Russia and Ukraine to be divided by financial 'iron curtain'

 Russia and Ukraine to be divided by financial 'iron curtain'

Russian President Vladimir Putin has signed a law today which bans money transfers to Ukraine via foreign payment systems. 

The document has been published on the official Internet portal of legal information of the Russian government.

According to the documents attached to the law, the restrictions concern only to transfers, which are conducted without opening a bank account.

The law will come into effect 30 days after the official publication.

The amendments to the Law on the National Payment System stipulate that if a foreign state introduces a ban regarding payment systems, the operators of which are registered with the Central Bank of the Russian Federation, in this case cross-border transfers can only be made through an operator controlled by a Russian legal entity.

Advisor on macroeconomics to the CEO of the 'Opening-Broker' brokerage house, economist Sergey Hestanov, speaking to Vestnik Kavkaza, noted that this ban does not mean that now it is impossible to transfer money from Russia to Ukraine. "Bank transfers are still allowed. This ban will be an additional incentive to open a bank account and carry out normal bank transfers. Thus, the control over the movement of funds will be increased," he said.

In particular, citizens of Ukraine will no longer be able to anonymously send large sums of money to their homeland. "There are norms that allow representatives of the bank to ask for proving a source of funds if transferring a large sum of money. This applies for amounts larger than $10 thousand. By the way, many banks offer a money transfer service much cheaper than payment systems, so this restriction is unlikely to cause real damage," Sergey Hestanov stressed.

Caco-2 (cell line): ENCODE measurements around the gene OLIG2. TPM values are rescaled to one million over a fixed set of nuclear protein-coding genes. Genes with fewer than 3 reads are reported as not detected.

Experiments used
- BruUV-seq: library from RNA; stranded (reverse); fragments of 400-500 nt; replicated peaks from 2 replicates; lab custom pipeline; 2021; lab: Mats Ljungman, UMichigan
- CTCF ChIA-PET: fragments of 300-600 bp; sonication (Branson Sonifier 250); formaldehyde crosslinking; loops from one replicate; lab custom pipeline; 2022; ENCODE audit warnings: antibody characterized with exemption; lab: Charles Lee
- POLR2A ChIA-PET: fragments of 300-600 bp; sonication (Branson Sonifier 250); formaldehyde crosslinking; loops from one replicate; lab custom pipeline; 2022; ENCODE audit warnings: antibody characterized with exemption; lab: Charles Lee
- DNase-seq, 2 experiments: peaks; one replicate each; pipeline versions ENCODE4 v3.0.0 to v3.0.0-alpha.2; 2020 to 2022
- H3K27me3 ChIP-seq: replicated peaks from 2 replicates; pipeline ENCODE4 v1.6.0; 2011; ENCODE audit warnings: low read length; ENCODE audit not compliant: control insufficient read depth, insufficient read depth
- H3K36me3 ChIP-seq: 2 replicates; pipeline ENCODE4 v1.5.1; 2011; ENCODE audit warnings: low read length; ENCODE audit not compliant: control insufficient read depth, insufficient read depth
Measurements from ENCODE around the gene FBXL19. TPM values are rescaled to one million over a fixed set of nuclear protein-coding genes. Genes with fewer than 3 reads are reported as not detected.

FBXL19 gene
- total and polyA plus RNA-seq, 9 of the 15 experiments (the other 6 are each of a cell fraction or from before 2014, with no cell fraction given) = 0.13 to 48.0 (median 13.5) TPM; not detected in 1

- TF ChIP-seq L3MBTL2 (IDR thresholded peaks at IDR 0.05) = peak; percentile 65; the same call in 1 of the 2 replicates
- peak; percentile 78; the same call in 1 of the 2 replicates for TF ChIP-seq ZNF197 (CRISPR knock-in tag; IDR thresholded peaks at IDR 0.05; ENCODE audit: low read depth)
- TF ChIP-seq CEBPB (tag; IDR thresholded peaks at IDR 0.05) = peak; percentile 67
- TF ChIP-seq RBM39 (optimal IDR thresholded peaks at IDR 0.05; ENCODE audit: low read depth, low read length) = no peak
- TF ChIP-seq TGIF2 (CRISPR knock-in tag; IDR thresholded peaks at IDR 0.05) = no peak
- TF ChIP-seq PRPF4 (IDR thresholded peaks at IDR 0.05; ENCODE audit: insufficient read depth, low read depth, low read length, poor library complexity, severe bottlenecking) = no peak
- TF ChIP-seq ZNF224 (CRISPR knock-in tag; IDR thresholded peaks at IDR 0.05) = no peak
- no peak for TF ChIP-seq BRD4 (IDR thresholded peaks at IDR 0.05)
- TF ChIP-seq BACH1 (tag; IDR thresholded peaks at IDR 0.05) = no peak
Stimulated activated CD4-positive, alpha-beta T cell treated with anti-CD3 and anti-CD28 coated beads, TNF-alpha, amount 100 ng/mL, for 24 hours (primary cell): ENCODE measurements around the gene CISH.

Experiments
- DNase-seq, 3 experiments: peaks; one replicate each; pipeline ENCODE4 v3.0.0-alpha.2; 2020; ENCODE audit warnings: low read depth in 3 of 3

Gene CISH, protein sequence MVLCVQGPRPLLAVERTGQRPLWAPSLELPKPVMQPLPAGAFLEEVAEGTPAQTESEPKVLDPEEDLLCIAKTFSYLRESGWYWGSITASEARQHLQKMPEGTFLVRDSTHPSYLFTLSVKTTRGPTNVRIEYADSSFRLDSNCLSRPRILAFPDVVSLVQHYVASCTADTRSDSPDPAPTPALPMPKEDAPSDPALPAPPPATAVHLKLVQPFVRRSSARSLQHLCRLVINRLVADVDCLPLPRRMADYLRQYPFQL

An associate professor of Stock Markets and Financial Engineering of RANEPA, Vasiliy Yakimkin, in turn, expects that it will be more difficult for citizens of Ukraine to send money to their homeland. "They can still transfer money through Belarus, carry cash themselves or through friends. But the overhead costs for transactions will rise by about 30-40%, this money will be lost by those Ukrainian citizens who work in Russia and send funds to their families in Ukraine," he noted.

At the same time, for the Russian financial system this ban is rather beneficial. "The Ukrainians sent about $6 billion a year to their home. Due to the fact that they used foreign payment systems, in particular WebMoney, our systems were not used. Now the banking system will try to benefit from it. And if it turns out to be too expensive to transfer through banks, then the Ukrainians working in Russia will have to carry money themselves with great risk," Vasily Yakimkin concluded.

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